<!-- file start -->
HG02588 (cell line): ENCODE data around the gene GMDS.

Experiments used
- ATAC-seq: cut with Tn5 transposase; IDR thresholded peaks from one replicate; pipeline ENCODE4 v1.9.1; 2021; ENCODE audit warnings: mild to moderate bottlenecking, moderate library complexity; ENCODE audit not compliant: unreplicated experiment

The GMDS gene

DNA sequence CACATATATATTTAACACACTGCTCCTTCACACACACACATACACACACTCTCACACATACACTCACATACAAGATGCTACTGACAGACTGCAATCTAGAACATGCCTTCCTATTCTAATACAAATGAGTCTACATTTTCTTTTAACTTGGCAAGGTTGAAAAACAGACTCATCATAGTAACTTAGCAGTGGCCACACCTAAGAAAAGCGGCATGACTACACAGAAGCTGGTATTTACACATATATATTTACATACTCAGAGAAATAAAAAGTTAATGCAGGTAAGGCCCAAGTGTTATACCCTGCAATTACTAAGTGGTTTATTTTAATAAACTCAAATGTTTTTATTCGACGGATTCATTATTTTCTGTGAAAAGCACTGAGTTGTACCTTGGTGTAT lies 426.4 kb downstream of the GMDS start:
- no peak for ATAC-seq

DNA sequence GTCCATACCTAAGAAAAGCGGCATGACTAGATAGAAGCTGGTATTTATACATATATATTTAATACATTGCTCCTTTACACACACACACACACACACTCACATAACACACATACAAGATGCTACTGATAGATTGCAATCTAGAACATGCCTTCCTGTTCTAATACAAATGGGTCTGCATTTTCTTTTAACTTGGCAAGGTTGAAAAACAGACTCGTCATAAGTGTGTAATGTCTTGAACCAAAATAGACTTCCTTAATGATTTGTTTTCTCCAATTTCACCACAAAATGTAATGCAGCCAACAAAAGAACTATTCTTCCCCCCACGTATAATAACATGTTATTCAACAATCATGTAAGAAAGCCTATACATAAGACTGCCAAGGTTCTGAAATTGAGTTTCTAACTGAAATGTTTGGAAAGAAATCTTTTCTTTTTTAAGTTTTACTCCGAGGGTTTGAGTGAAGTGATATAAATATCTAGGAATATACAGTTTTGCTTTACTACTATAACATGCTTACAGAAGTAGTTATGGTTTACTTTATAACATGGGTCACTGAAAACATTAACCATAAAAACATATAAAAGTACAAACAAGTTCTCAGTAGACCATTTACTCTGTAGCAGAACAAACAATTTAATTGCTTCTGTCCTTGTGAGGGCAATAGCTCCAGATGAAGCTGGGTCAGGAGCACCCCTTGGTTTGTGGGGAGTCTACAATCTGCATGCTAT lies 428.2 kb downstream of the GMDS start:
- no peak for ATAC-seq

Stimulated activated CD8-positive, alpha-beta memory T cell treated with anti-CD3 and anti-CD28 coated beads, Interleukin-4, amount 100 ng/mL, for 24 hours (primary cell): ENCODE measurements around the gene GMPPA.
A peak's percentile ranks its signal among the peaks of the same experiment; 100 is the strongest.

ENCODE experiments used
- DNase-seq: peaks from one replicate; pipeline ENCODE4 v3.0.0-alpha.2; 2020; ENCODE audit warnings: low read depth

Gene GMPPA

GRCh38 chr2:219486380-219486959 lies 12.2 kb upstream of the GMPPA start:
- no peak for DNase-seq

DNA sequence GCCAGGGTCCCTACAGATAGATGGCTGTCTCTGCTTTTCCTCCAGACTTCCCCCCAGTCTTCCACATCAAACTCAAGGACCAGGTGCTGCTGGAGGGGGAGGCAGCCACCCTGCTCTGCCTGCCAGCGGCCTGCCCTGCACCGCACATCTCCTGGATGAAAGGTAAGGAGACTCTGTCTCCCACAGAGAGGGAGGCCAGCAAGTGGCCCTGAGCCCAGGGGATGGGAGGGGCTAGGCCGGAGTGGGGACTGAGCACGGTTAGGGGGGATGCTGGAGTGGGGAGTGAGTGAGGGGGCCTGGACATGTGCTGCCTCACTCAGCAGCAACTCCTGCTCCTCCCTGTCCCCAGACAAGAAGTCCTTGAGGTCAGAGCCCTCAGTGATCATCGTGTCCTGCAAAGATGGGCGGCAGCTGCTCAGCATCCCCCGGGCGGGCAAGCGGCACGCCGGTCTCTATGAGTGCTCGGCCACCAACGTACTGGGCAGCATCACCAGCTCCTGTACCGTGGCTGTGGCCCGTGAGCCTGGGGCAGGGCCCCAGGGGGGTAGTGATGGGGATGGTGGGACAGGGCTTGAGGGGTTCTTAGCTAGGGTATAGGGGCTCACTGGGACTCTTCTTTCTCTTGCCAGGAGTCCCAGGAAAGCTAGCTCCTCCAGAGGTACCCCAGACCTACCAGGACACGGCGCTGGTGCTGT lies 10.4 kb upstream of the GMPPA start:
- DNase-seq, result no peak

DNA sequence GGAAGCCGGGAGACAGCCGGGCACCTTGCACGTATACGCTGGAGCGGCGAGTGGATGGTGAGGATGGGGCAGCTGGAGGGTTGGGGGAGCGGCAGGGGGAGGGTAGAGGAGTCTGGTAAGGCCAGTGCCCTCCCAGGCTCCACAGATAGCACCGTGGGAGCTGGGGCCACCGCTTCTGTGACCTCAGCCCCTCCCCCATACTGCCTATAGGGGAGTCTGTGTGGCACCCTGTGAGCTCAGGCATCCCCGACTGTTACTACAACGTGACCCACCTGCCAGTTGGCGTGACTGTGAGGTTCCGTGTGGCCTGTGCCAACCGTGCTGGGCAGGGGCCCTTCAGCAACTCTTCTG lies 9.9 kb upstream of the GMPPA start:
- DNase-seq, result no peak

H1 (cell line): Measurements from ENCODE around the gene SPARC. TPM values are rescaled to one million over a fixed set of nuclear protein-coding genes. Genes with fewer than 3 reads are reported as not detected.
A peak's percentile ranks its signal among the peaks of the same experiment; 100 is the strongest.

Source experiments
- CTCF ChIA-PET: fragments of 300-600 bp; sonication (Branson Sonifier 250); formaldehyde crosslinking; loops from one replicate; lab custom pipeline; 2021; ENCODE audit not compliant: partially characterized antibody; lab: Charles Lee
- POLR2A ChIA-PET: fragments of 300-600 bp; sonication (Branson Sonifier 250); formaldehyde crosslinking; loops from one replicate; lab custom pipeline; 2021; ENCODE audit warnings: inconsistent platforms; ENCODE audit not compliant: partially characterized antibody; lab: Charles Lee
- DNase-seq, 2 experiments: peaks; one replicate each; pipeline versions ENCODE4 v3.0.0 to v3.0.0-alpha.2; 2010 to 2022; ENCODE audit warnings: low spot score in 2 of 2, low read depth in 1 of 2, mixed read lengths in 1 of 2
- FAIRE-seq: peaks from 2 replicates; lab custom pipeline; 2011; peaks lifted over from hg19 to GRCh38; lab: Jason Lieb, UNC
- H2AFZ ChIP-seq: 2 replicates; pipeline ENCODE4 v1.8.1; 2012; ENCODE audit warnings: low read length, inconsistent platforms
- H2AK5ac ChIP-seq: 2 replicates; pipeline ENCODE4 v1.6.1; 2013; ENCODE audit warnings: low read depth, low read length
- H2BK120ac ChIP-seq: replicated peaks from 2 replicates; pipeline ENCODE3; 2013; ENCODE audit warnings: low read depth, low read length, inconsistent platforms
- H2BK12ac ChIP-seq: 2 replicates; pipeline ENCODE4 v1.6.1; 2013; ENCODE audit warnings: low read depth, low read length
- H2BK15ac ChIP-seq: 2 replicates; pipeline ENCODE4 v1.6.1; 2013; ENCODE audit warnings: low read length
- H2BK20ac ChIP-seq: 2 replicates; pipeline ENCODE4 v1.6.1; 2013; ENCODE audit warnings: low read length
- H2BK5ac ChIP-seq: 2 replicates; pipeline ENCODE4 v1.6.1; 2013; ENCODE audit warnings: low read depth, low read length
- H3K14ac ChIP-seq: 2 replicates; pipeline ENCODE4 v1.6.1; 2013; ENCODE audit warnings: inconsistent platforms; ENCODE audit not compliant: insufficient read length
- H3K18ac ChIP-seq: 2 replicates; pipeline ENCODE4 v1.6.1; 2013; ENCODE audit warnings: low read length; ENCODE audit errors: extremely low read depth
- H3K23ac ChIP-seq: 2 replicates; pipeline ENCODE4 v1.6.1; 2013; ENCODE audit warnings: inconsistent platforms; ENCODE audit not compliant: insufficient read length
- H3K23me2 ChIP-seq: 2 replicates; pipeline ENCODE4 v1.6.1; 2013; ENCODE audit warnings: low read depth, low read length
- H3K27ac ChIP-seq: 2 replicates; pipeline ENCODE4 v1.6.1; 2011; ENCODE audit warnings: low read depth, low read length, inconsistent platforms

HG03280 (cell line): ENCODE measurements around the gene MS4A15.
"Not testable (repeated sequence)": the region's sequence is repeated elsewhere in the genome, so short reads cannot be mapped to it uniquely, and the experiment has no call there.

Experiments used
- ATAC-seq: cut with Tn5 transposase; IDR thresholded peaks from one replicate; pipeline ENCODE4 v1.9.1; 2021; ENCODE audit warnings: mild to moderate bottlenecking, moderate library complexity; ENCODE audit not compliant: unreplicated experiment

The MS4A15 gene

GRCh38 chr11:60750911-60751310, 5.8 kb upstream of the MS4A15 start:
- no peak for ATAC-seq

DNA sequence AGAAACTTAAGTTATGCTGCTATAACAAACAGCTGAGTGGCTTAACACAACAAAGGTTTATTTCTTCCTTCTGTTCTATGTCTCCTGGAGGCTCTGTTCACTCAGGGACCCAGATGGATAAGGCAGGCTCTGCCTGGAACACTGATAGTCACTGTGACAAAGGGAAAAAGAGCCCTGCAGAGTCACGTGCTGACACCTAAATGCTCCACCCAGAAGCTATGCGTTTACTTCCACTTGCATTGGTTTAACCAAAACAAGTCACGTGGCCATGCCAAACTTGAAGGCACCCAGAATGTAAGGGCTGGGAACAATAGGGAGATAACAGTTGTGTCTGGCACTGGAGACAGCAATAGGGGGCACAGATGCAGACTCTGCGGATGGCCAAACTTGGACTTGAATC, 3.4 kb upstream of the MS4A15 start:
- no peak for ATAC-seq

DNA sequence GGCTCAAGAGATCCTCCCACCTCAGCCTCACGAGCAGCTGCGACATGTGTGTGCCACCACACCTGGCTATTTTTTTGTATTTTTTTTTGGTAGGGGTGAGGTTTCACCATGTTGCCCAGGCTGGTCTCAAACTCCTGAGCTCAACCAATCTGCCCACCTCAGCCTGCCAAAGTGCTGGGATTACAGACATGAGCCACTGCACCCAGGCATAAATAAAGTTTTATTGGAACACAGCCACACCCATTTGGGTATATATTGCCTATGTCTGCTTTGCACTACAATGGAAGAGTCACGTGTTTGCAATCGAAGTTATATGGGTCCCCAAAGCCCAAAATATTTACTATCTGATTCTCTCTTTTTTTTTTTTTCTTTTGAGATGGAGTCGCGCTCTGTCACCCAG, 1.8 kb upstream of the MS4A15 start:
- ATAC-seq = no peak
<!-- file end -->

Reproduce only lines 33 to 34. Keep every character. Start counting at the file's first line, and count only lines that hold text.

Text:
- H2BK5ac ChIP-seq: 2 replicates; pipeline ENCODE4 v1.6.1; 2013; ENCODE audit warnings: low read depth, low read length
- H3K14ac ChIP-seq: 2 replicates; pipeline ENCODE4 v1.6.1; 2013; ENCODE audit warnings: inconsistent platforms; ENCODE audit not compliant: insufficient read length